Describing his own art, Glen laments how straights won’t be interested “cuz it’s nothing to do with them,” while gays won’t much fuck with it since there aren’t any cock shots to take in. His new lover laughs with a bit of aspirational knowingness—there’s a sense that he’s not as clued in to whatever intra-gay-scene problems Glen is diagnosing, but wants to learn all about them anyway. The moment feels painfully real and sweet, as does the film’s ending. Without spoiling what happens and how, it’s fair to say the pivot away from Linklater-style sentimentality leaves little room for a sequel hook-up a decade down the road.

Also too good to spoil are a pair of knockout docs about war zones and how they change American landscapes, rural and urban. Jamel Shabazz: Street Photographer is Charlie Ahearn’s own deuce up in the sky just for hip-hop’s proto-shutterbugg. It starts out, to a worrying degree, with simple style-nostalgia: an itemized discussion of the hats and shoes in Shabazz’s recently rediscovered oeuvre. Though when Ahearn follows the observant Shabazz into Brooklyn barber shops to show his “back in the day” photos to descendants and survivors of the crack wars, the movie gets deep quick. Shabazz’s images morph from art-show fetish objects to oral history prompts that reveal a New York since scrubbed over by the new kind of old money that can’t wait to beat it out of town during the summer months.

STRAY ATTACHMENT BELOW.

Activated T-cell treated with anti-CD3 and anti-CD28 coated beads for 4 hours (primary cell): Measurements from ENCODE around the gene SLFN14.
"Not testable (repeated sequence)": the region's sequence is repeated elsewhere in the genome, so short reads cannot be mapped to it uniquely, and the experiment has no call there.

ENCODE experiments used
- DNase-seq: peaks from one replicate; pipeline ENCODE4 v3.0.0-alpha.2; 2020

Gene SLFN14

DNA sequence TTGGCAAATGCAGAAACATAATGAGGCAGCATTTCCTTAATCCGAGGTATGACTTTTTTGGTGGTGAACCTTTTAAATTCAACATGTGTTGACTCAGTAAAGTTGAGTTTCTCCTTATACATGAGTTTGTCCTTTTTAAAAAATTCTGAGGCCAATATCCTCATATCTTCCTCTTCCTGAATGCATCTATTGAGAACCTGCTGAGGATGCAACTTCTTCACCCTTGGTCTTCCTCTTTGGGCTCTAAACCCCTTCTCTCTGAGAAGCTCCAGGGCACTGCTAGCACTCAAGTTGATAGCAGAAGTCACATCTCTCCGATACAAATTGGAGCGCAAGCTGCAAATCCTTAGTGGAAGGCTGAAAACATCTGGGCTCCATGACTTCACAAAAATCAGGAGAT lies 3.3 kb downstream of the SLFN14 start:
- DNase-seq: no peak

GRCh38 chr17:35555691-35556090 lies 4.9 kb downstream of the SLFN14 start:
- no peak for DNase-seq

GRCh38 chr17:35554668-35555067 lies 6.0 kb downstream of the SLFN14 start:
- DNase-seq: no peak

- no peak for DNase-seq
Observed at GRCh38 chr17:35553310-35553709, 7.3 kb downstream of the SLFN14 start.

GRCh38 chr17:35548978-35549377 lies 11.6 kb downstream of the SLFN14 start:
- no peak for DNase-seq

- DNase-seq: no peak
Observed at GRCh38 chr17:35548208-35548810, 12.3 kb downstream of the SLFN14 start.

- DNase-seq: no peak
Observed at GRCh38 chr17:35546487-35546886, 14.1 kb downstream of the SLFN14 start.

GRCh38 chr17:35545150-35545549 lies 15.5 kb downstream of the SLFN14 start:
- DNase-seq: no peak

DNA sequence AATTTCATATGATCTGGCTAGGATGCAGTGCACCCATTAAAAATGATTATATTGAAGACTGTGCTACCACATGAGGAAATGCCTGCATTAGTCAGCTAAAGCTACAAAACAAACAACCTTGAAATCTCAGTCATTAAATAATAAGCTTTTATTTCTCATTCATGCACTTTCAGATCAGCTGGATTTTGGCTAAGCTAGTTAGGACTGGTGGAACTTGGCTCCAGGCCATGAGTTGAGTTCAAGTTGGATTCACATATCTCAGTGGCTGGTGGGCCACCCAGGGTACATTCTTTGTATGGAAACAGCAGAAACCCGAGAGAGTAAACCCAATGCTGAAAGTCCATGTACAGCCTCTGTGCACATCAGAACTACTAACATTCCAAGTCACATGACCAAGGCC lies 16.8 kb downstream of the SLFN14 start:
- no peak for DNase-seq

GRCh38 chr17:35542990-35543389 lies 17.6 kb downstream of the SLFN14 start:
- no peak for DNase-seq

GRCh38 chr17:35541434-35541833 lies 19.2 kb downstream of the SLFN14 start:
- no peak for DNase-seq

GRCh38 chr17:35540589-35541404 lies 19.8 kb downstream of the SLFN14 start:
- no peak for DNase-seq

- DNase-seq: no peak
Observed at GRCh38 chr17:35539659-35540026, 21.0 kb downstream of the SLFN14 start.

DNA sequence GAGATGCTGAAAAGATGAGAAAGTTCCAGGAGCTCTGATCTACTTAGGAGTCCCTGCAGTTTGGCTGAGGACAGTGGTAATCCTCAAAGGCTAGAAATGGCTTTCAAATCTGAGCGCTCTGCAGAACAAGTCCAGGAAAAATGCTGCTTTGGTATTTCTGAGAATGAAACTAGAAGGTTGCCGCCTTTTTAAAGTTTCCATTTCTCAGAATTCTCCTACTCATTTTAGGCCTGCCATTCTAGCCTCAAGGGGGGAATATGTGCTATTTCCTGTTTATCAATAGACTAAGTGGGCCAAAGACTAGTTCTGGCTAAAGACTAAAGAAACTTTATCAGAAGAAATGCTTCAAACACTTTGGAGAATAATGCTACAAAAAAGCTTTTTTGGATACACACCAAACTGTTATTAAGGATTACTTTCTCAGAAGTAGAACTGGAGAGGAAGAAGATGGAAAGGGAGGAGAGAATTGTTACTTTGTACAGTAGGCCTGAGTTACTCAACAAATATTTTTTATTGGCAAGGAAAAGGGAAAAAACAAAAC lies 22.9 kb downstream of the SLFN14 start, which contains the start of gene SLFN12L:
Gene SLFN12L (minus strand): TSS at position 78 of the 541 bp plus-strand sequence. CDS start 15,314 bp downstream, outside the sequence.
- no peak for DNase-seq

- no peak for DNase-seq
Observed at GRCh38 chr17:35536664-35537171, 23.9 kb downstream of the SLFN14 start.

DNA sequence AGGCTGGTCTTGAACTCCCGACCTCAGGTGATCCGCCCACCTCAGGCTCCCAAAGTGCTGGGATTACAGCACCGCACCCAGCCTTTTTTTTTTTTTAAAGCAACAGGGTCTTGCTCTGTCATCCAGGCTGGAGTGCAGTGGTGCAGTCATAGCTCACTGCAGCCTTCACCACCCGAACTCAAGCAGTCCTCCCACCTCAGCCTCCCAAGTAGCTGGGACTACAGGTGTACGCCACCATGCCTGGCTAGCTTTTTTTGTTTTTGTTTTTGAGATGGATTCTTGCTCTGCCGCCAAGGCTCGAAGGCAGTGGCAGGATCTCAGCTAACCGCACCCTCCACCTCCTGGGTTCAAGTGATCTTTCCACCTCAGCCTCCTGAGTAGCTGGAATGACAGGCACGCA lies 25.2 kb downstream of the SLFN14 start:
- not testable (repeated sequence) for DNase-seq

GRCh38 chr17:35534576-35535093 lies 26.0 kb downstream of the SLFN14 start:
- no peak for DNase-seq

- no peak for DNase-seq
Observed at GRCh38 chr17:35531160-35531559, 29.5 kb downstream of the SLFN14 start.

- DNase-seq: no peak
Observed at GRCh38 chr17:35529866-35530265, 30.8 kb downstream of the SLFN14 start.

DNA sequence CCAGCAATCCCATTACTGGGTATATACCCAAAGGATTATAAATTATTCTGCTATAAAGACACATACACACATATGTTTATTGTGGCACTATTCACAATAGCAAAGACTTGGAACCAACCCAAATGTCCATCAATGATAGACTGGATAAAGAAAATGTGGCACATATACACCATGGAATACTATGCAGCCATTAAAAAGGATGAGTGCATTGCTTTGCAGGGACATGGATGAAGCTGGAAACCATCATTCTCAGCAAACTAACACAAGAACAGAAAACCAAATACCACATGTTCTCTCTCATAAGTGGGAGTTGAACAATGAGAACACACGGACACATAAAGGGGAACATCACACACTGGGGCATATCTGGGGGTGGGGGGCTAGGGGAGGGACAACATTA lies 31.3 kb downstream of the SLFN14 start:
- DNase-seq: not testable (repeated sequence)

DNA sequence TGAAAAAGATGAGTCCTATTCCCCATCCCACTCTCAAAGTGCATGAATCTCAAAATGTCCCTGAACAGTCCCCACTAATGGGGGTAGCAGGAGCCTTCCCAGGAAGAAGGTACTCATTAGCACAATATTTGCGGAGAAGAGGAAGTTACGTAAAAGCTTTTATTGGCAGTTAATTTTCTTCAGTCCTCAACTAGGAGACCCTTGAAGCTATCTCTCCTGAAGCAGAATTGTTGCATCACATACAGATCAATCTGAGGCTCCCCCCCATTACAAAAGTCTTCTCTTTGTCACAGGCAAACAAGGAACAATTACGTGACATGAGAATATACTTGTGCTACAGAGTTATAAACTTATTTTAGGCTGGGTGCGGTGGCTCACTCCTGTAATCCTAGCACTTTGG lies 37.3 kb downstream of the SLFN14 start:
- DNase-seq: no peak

Not everyone has the option of escaping battlefield heat, however. As captured by director Heather Courtney in Where Soldiers Come From, we see how a group of kids from Michigan turned National Guardsmen spend their last pre-Afghanistan weekend working on a massive spray-painted mural. It’s a purposeful, if temporally doomed, way of imposing their reality on the face of the country’s skyline.

BAMcinemaFest/Sundance Selects
Jamel Shabazz
BAMcinemaFest/Pow Wow Wow
Jamel Shabazz

Soon enough, the boys find themselves defusing IEDs (or not, occasionally). It’s as if Courtney was able to take the high-caliber cowboy horseshit out of The Hurt Locker—with its subtext that our warriors in harm’s way can’t feel anything anyway, so we might as well thrill to the adrenaline—without sacrificing the real white-knuckle risk. There’s a hard-won and heart-stopping bit of homecoming at a rural high school that’s worthy of Friday Night Lights. Courtney might have used that scene to end the movie, had she intended to be gentle with us. But she won’t stop there, in the best tradition of going hard. Brooklyn needs it.

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